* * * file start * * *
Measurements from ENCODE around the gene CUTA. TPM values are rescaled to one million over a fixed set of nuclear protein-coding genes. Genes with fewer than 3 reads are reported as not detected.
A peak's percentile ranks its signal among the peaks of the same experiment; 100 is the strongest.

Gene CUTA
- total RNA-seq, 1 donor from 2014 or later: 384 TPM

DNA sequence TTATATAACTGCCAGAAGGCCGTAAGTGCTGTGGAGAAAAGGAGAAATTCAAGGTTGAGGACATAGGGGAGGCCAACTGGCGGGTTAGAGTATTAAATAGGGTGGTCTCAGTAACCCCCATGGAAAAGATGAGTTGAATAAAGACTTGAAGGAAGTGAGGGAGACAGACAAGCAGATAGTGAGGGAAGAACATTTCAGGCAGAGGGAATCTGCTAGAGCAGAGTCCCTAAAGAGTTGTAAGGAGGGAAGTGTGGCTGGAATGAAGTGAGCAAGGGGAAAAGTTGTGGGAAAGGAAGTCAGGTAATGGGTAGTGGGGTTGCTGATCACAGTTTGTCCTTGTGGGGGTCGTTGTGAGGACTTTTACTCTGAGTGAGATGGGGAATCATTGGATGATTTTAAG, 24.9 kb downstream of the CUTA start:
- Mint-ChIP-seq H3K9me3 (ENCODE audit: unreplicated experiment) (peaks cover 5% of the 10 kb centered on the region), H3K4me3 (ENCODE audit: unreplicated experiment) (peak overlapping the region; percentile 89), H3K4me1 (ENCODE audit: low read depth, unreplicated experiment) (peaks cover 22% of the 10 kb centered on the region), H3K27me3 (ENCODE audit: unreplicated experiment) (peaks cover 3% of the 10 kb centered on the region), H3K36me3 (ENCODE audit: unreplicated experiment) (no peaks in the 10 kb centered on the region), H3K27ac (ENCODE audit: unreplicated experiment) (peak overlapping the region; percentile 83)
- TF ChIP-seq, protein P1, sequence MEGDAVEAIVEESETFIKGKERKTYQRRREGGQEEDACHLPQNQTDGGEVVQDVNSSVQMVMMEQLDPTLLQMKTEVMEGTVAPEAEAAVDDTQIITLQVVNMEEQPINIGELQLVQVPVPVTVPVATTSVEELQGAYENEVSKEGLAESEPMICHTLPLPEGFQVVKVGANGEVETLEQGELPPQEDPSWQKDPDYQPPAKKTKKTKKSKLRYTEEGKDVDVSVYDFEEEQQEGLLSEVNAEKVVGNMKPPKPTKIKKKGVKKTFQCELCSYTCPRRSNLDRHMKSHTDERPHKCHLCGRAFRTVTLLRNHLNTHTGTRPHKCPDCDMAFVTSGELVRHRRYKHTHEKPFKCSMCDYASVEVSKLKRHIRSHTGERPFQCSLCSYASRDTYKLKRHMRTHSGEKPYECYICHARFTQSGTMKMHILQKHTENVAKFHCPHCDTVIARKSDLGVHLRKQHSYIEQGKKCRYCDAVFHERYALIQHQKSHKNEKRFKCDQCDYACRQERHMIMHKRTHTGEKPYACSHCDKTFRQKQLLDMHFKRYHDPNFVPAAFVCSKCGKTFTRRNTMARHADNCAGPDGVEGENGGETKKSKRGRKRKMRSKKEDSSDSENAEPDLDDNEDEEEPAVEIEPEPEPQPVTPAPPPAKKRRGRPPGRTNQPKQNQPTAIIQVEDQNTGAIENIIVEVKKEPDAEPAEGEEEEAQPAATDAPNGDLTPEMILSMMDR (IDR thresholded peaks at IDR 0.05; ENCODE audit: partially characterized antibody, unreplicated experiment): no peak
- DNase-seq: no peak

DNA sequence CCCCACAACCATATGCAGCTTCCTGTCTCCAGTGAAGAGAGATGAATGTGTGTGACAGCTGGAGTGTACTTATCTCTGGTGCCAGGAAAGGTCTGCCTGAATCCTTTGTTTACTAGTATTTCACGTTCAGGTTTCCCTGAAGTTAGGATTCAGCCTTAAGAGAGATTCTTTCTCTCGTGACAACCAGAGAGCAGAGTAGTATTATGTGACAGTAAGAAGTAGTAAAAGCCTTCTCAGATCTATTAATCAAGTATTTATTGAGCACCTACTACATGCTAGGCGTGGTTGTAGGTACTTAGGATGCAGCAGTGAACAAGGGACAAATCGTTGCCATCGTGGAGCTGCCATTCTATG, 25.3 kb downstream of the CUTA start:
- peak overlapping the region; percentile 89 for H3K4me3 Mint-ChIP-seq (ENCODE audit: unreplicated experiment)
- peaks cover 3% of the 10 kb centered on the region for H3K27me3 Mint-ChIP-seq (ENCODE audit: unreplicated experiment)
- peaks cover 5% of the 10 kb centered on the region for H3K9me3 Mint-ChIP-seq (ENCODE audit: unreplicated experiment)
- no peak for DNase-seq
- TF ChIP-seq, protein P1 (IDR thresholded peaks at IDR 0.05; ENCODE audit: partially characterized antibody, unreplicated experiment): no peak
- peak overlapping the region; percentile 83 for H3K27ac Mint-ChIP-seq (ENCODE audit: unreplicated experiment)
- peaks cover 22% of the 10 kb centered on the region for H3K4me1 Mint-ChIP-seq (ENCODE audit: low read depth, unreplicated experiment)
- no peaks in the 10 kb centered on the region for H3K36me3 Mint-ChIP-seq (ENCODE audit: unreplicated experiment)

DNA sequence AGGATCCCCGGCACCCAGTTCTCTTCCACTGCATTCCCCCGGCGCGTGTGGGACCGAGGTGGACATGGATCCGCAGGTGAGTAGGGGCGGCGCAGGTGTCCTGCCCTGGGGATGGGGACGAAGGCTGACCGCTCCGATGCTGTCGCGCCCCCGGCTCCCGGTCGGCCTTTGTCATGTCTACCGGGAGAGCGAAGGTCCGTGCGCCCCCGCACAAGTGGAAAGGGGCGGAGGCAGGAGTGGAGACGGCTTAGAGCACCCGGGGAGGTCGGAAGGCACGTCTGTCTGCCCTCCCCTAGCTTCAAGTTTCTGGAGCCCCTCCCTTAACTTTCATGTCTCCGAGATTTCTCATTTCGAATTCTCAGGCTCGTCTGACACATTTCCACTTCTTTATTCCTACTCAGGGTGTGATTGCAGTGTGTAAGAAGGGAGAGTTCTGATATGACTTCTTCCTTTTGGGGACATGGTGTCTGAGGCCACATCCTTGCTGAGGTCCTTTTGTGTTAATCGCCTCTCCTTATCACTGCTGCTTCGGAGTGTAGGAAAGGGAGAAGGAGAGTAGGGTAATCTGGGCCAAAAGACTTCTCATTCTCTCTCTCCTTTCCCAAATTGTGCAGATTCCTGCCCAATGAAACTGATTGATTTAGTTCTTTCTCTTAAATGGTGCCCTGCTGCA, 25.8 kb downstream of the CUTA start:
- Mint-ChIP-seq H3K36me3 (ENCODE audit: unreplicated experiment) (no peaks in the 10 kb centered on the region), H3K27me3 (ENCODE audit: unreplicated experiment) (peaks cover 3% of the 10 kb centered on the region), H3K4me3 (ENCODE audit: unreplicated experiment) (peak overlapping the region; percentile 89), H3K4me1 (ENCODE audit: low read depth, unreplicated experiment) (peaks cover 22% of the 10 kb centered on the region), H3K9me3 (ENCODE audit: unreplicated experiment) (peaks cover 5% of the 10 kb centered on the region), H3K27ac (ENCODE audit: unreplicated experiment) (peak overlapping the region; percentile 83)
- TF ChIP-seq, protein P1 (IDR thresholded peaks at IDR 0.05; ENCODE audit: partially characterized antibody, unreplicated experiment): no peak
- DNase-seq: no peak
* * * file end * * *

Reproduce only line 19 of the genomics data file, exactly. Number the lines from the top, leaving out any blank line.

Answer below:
- Mint-ChIP-seq H3K36me3 (ENCODE audit: unreplicated experiment) (no peaks in the 10 kb centered on the region), H3K27me3 (ENCODE audit: unreplicated experiment) (peaks cover 3% of the 10 kb centered on the region), H3K4me3 (ENCODE audit: unreplicated experiment) (peak overlapping the region; percentile 89), H3K4me1 (ENCODE audit: low read depth, unreplicated experiment) (peaks cover 22% of the 10 kb centered on the region), H3K9me3 (ENCODE audit: unreplicated experiment) (peaks cover 5% of the 10 kb centered on the region), H3K27ac (ENCODE audit: unreplicated experiment) (peak overlapping the region; percentile 83)